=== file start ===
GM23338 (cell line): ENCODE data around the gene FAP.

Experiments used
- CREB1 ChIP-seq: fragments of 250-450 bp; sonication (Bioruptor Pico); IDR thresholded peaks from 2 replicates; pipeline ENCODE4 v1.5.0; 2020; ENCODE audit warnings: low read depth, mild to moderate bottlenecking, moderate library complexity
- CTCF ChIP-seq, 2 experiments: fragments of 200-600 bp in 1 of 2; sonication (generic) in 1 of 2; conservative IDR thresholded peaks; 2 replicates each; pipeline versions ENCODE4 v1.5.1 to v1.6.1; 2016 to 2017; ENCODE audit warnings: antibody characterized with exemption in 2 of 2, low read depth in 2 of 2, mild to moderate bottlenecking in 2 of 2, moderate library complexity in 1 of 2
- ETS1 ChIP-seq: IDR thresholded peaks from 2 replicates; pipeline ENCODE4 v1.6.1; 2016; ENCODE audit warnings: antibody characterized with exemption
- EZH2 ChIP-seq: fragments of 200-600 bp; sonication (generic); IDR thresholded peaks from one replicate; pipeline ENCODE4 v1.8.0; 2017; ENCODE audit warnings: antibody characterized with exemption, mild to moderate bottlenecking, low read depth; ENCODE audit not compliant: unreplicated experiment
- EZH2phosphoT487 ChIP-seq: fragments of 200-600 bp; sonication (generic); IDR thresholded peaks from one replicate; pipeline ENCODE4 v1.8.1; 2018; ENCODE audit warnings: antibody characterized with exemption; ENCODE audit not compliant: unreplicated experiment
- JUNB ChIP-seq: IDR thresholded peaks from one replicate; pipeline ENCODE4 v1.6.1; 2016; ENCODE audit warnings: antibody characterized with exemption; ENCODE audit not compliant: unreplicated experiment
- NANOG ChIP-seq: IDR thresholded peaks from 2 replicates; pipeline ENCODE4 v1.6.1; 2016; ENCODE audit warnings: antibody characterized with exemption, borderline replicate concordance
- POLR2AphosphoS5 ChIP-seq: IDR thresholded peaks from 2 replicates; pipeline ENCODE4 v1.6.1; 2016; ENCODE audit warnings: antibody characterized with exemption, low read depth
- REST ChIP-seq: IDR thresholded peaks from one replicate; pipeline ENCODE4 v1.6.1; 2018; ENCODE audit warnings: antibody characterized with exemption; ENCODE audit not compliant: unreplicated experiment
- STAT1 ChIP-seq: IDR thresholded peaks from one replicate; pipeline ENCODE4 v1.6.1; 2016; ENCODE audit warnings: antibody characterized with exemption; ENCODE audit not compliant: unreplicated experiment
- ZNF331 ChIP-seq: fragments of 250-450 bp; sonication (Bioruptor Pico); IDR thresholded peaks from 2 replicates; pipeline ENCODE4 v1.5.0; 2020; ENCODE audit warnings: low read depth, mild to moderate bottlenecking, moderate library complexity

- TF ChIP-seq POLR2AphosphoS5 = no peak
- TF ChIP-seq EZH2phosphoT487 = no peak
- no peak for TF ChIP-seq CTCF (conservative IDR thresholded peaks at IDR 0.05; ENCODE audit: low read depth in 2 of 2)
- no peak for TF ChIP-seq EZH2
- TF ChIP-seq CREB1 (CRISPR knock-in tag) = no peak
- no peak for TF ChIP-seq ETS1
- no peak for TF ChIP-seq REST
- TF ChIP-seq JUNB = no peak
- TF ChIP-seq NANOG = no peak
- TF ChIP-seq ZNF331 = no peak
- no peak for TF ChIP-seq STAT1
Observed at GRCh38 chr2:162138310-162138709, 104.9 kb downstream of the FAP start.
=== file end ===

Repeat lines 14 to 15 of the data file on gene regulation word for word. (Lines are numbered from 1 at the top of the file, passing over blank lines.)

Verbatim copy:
- TF ChIP-seq POLR2AphosphoS5 = no peak
- TF ChIP-seq EZH2phosphoT487 = no peak